I’m too old to be out in this weather.
Today, it rained. It was raining cats and dogs at 9.30 when I set out to collect my 100 home-shopping catalogues and it was raining cats, dogs and pitchforks at 2.00 when I finally got home. Out of 100 catalogues I only got 60 back, plus one ruined one – like a paper lettuce – plus four minuscule orders. I don’t believe I’ve been so utterly exhausted and depressed or comprehensively drenched since the day I visited St Andrews in Scotland with my ex-husband in 1974. St Andrews: sheet after sheet of cold, horizontal, needle-like rain sweeping up its main street, then sweeping back down again, and the wind blowing in all directions at once. Why am even I doing this? I asked myself.
Twelve cats and only the State Pension, I answered.
Today, by chance, is also the anniversary of the Great Storm of 1987 or, as most people call it, The Hurricane. At its height the wind reached 134 mph. It hit France first, then the South of England, and nobody was really expecting it. A woman phoned the BBC that evening, worried about the rumours she had heard of a hurricane heading this way from France. Michael Fish, the BBC’s weather man at the time, more or less told her to Calm Down, Dear. Nothing to bother your pretty little head about. And then the Storm hit. Michael Fish has been forgiven, but since that day nobody believes anything he says about anything.
My husband woke me in the middle of the night (I’ll sleep through anything) and we peered out of the bedroom window at erratic blue flashes all along the coast. These were power cables going down. The noise was like nothing either of us had ever heard: breaking glass, smashing tiles, the rain and then the howling. It was like a giant genie had been let out of his lamp.
Britain’s weather is famed for its variety and unpredictability, and Britons for their never-ending, low-level moaning about it, also their inability to talk, either with strangers or each other, about anything else. Weather-talk is the universal conversational currency in a shy nation: without it, we would probably fall silent. But no one had seen anything like this. It was beyond conversation.
We were told that the last Great Storm had been more than two hundred years before – the Great Storm of 1703. According to Wikipedia, however, storms of this strength form over the North Atlantic every thirty or forty years. The thing is, they usually hit Scotland, and this is convenient because the Scots are hardy nation, and Scotland is half-empty. This time, however, the storm tracked low, over the south-east of England, the most densely populated area of all, and the damage it did was immense. Sevenoaks, a town in Kent named for its seven mighty oaks, lost six in one night. An estimated fifteen million trees were lost.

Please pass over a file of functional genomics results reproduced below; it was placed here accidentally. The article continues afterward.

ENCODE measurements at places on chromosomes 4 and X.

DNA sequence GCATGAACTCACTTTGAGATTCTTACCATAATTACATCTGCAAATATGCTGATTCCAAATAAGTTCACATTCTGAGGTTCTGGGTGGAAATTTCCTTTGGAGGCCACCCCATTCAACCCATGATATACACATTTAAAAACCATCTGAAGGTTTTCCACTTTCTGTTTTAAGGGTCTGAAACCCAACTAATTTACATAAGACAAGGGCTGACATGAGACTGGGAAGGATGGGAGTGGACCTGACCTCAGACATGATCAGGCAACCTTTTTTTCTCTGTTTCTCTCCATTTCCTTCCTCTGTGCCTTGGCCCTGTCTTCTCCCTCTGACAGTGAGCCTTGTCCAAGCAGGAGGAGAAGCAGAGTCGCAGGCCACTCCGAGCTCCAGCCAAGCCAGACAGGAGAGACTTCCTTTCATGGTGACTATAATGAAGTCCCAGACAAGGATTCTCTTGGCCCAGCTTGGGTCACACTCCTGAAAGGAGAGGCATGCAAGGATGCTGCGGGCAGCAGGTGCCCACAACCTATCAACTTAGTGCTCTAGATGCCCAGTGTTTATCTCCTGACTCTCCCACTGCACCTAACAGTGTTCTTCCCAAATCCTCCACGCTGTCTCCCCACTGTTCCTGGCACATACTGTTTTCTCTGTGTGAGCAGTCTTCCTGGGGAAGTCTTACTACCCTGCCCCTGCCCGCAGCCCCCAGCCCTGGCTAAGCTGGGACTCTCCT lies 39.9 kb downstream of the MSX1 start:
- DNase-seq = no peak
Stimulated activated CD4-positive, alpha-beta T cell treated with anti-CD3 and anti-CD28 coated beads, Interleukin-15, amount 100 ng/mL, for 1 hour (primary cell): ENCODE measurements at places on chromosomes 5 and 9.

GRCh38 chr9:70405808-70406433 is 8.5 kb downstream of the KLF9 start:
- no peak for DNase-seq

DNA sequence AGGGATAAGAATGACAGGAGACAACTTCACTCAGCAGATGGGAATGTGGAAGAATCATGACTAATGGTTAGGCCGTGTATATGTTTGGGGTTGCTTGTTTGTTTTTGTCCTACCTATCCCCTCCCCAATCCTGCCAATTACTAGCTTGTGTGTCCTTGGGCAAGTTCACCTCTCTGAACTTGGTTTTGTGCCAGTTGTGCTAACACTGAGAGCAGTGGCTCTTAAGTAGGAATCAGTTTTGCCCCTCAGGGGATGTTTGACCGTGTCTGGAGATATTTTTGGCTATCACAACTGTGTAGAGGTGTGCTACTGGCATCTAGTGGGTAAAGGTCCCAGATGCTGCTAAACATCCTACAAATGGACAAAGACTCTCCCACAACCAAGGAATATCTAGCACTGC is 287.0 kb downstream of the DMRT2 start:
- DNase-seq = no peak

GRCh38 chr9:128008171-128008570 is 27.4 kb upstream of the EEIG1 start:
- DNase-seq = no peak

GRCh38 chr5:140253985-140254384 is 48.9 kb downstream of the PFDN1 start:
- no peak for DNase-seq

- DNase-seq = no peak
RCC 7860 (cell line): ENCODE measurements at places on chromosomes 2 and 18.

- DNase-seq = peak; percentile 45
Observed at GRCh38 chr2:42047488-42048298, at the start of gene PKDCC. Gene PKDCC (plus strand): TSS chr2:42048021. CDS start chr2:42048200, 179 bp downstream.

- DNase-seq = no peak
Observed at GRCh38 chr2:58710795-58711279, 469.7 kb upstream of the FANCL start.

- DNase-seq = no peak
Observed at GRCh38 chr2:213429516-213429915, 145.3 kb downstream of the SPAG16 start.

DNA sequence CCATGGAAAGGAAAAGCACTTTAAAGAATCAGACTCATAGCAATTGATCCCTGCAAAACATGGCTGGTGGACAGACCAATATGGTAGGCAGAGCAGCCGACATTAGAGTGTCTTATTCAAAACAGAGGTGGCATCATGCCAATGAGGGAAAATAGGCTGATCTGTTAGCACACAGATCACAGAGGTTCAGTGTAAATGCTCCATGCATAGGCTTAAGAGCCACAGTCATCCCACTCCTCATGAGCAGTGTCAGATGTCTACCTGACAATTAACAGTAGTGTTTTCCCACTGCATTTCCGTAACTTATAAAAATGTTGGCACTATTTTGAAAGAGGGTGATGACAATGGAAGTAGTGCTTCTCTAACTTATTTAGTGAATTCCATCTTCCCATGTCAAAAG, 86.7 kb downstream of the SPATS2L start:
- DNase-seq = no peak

And here’s the thing – a Great Storm could actually happen again at any time. Afterwards we comforted ourselves that that at least that was that, over and done with, for the next two hundred years. By the time the next one struck we’d be safely dead and all those white-suited future-people living in gleaming space-pods, partial to Cadbury’s Smash powdered mashed-potato and waited upon by tinny-voiced robots, could have the pleasure of dealing with it. Unfortunately, probability doesn’t work like that. Another Great Storm could hit us tomorrow; it’s just that the likelihood of its doing so is low-ish – around 0.5%. Please don’t ask me how probability works.
Maths, the final frontier…
The next morning we walked out and took a look around. It was still kind of windy, but eerily quiet. The trees on St Martin’s Field were lying down, as if they’d decided to take a nap after a century or so of standing about. Their poor old roots were on display, naked and somehow obscene, and around each root-ball a great hole had opened up. I went to the village supermarket. It was dark inside (the power outage would last for several days). In the darkness, hitherto civilised village ladies were squabbling – in that wordless but utterly determined British way – over tins of soup. We didn’t know how long it was going on, all this… untowardness. Anything might run out, and in an emergency we stock up. This is an instinct born of two wars and year upon year of rationing. We dart for tins of soup in supermarkets. As with the New Year Sales, women elbow and kneecap each other silently, viciously and ever so politely out of the way. My soup. My four-pack of economy baked beans. Mine.
The girl at the till was in a state of shock, obviously still hoping it would somehow work, even without an electricity supply. She kept pressing buttons, randomly, harder and harder, but nothing kept happening. She started trying to add things up on paper bags with a pencil and a tiny calculator. The local Comprehensive was not big on mental arithmetic. The queue, stretching back into the darkness between the aisles, started trying to help, doing its own calculations and proffering them as polite, but increasingly tense, suggestions.
Nothing would ever be quite the same again. Hurricanes aren’t supposed to happen here. And yet one did.
Our faith had been shaken. Something had been lost.
Lena Horne: Stormy Weather